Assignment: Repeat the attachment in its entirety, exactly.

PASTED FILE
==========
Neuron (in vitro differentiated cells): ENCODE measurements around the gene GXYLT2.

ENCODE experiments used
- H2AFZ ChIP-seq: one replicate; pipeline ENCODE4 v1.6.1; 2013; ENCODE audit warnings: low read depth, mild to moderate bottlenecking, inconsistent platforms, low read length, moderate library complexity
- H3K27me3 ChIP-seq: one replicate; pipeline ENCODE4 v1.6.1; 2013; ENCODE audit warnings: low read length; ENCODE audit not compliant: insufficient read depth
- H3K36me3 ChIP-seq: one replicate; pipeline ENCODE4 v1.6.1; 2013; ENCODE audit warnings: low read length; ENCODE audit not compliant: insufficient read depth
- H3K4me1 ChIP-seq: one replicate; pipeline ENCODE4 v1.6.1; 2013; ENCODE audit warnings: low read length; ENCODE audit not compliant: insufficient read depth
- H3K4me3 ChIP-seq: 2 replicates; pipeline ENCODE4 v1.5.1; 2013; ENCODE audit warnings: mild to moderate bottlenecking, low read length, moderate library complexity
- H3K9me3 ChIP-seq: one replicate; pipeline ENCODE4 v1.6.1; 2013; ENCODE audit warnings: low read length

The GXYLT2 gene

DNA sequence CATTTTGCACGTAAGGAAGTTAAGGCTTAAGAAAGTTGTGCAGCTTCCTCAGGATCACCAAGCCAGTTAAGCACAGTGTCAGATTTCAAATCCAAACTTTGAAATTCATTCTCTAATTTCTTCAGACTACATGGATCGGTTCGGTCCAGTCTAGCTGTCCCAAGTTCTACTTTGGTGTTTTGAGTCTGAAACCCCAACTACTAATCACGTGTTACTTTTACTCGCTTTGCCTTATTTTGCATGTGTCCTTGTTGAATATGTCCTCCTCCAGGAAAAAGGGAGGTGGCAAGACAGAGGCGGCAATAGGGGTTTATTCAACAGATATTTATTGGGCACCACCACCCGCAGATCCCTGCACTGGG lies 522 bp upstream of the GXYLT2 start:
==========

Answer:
Neuron (in vitro differentiated cells): ENCODE measurements around the gene GXYLT2.

ENCODE experiments used
- H2AFZ ChIP-seq: one replicate; pipeline ENCODE4 v1.6.1; 2013; ENCODE audit warnings: low read depth, mild to moderate bottlenecking, inconsistent platforms, low read length, moderate library complexity
- H3K27me3 ChIP-seq: one replicate; pipeline ENCODE4 v1.6.1; 2013; ENCODE audit warnings: low read length; ENCODE audit not compliant: insufficient read depth
- H3K36me3 ChIP-seq: one replicate; pipeline ENCODE4 v1.6.1; 2013; ENCODE audit warnings: low read length; ENCODE audit not compliant: insufficient read depth
- H3K4me1 ChIP-seq: one replicate; pipeline ENCODE4 v1.6.1; 2013; ENCODE audit warnings: low read length; ENCODE audit not compliant: insufficient read depth
- H3K4me3 ChIP-seq: 2 replicates; pipeline ENCODE4 v1.5.1; 2013; ENCODE audit warnings: mild to moderate bottlenecking, low read length, moderate library complexity
- H3K9me3 ChIP-seq: one replicate; pipeline ENCODE4 v1.6.1; 2013; ENCODE audit warnings: low read length

The GXYLT2 gene

DNA sequence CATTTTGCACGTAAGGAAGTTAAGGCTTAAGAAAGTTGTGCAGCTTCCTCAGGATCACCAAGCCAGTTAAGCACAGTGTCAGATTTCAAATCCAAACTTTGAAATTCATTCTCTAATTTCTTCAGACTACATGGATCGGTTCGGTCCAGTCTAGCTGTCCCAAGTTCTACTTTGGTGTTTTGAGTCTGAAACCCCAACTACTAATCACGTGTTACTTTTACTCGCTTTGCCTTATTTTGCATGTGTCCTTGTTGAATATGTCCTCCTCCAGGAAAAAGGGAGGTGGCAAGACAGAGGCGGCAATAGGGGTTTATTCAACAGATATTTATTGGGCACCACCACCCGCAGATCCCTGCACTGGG lies 522 bp upstream of the GXYLT2 start: